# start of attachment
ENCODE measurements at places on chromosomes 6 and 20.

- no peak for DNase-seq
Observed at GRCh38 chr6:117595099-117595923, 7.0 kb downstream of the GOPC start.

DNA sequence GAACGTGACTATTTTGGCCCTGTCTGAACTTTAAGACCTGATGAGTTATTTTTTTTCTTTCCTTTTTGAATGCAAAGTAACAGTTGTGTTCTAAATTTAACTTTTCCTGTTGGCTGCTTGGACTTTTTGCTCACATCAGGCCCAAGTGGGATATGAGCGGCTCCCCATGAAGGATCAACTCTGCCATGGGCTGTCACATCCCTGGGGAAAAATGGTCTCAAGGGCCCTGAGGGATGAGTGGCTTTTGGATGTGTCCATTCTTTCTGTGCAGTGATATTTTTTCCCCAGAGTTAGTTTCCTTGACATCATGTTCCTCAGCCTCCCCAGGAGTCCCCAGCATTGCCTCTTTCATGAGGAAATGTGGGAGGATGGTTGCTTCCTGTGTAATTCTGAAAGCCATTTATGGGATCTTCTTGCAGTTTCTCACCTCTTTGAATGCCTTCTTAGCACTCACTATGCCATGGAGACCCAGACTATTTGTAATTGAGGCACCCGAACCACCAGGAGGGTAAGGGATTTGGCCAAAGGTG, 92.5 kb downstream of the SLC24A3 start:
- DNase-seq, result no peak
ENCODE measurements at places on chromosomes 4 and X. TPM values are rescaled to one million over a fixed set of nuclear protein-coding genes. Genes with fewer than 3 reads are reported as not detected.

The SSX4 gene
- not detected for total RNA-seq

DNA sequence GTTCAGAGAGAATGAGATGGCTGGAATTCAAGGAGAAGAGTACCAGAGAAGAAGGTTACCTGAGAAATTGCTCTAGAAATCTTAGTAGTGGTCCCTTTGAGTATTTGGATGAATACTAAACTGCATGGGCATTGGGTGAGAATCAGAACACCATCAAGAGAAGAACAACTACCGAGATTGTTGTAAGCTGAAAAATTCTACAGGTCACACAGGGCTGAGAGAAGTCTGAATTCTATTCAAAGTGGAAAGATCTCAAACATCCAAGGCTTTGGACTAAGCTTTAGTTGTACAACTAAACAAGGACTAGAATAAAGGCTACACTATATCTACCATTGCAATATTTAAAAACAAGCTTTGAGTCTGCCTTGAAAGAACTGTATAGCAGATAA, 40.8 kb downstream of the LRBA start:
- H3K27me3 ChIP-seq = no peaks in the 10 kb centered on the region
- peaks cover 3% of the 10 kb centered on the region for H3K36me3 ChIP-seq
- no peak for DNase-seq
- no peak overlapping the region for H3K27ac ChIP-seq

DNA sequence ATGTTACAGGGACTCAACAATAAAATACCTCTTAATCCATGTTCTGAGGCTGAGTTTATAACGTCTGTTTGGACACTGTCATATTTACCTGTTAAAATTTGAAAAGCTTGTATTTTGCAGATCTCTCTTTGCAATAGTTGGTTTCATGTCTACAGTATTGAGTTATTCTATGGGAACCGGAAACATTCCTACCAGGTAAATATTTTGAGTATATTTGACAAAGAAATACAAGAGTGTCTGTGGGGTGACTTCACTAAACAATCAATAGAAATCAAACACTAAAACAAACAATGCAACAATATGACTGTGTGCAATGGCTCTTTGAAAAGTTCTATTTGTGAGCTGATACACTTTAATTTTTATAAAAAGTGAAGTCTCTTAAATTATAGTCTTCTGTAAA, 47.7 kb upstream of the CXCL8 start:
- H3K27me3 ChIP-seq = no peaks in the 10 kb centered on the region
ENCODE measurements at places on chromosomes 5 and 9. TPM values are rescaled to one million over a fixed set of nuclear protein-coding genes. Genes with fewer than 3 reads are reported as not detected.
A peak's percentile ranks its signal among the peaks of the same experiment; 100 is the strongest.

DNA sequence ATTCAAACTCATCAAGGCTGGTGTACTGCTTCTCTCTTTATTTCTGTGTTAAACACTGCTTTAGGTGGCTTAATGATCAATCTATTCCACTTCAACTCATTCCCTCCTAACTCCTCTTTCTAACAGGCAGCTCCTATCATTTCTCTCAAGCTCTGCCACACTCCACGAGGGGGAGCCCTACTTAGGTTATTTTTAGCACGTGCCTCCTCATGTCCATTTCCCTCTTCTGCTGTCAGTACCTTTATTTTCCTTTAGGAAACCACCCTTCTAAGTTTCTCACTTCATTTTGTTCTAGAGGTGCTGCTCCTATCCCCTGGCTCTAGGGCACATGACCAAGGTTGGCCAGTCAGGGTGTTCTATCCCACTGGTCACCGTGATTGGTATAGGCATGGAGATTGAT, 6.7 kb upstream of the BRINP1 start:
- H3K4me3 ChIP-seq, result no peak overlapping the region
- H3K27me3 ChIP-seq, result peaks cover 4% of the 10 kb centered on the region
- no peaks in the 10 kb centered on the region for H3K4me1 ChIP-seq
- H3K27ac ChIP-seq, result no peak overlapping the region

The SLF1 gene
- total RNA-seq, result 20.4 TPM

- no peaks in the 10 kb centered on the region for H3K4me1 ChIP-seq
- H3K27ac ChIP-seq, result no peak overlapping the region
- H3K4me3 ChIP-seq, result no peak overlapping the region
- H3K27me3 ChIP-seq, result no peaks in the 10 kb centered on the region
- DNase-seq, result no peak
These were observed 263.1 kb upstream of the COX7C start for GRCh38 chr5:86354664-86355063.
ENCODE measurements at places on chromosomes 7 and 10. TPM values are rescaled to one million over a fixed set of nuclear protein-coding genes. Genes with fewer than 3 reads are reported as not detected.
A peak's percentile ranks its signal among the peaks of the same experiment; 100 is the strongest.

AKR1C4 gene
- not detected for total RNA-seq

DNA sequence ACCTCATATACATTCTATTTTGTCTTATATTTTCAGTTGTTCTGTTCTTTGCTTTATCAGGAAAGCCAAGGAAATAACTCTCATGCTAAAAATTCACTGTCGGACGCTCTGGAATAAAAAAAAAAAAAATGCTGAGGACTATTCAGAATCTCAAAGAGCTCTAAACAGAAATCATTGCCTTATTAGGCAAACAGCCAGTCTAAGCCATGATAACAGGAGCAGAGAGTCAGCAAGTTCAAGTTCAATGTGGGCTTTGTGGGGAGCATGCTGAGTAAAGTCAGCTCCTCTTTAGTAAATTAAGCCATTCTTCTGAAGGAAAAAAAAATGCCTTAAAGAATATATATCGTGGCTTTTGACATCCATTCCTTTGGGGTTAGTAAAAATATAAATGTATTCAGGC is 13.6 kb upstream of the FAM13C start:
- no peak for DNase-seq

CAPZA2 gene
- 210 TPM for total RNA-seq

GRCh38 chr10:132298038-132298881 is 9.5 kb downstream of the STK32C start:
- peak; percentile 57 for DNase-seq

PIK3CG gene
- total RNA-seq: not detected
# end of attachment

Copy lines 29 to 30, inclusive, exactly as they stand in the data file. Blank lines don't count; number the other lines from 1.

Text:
- DNase-seq, result no peak
These were observed 263.1 kb upstream of the COX7C start for GRCh38 chr5:86354664-86355063.